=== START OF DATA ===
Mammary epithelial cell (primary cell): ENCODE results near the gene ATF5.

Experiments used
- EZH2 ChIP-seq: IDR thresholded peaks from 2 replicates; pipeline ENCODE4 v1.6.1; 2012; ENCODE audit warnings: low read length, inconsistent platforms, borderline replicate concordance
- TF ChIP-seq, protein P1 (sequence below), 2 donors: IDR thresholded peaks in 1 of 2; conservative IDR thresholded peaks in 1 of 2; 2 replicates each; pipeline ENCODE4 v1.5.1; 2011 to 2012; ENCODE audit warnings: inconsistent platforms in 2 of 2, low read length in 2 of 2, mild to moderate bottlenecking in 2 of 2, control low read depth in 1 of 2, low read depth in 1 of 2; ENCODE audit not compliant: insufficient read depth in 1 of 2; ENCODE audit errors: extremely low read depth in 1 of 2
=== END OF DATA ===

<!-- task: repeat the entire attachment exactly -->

Mammary epithelial cell (primary cell): ENCODE results near the gene ATF5.

Experiments used
- EZH2 ChIP-seq: IDR thresholded peaks from 2 replicates; pipeline ENCODE4 v1.6.1; 2012; ENCODE audit warnings: low read length, inconsistent platforms, borderline replicate concordance
- TF ChIP-seq, protein P1 (sequence below), 2 donors: IDR thresholded peaks in 1 of 2; conservative IDR thresholded peaks in 1 of 2; 2 replicates each; pipeline ENCODE4 v1.5.1; 2011 to 2012; ENCODE audit warnings: inconsistent platforms in 2 of 2, low read length in 2 of 2, mild to moderate bottlenecking in 2 of 2, control low read depth in 1 of 2, low read depth in 1 of 2; ENCODE audit not compliant: insufficient read depth in 1 of 2; ENCODE audit errors: extremely low read depth in 1 of 2